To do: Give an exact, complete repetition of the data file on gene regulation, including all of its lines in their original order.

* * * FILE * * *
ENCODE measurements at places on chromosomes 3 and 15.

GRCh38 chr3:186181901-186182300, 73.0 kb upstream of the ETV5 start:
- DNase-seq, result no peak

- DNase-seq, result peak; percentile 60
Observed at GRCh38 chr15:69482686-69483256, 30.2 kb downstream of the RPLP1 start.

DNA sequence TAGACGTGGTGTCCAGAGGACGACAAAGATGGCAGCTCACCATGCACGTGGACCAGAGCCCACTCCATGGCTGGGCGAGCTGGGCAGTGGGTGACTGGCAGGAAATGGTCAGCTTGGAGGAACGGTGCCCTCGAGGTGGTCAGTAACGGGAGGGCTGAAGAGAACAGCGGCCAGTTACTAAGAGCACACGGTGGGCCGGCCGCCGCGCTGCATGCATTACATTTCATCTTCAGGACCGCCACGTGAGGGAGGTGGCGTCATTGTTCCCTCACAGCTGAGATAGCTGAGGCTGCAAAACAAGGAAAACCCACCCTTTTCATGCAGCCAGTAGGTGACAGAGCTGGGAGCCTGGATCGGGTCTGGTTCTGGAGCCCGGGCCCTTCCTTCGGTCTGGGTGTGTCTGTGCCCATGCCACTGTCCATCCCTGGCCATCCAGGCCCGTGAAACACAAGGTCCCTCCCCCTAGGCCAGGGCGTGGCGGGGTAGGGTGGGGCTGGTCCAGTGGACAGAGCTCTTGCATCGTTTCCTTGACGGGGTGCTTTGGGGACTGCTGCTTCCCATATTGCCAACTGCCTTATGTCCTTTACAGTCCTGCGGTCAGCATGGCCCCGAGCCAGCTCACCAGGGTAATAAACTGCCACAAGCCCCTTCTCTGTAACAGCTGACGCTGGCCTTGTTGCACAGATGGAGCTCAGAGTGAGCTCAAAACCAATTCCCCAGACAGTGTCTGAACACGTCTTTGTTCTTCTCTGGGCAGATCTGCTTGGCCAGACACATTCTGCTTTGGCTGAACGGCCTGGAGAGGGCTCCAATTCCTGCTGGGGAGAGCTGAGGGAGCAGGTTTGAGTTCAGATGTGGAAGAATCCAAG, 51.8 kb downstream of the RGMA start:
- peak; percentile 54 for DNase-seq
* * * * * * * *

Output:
ENCODE measurements at places on chromosomes 3 and 15.

GRCh38 chr3:186181901-186182300, 73.0 kb upstream of the ETV5 start:
- DNase-seq, result no peak

- DNase-seq, result peak; percentile 60
Observed at GRCh38 chr15:69482686-69483256, 30.2 kb downstream of the RPLP1 start.

DNA sequence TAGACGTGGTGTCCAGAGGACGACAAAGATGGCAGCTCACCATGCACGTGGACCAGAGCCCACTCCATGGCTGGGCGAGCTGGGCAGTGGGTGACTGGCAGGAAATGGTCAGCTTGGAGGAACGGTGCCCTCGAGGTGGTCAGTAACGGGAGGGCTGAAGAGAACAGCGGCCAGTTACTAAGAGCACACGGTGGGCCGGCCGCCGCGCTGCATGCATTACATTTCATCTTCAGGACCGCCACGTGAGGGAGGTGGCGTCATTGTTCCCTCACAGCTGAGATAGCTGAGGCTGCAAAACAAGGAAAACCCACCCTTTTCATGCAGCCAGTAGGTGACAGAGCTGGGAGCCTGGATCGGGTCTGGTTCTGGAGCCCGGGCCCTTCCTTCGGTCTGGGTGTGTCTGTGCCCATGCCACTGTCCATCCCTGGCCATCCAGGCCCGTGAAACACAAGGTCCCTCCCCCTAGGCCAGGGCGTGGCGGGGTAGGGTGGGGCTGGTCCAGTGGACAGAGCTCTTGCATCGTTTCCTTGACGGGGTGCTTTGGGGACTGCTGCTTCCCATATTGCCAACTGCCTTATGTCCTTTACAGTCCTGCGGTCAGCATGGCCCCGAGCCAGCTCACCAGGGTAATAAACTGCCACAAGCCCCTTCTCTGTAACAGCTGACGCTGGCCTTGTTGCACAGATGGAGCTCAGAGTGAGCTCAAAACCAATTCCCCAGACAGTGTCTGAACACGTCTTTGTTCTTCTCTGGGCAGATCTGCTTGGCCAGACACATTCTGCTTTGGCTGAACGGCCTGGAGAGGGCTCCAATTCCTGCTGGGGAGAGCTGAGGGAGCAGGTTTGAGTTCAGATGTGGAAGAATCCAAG, 51.8 kb downstream of the RGMA start:
- peak; percentile 54 for DNase-seq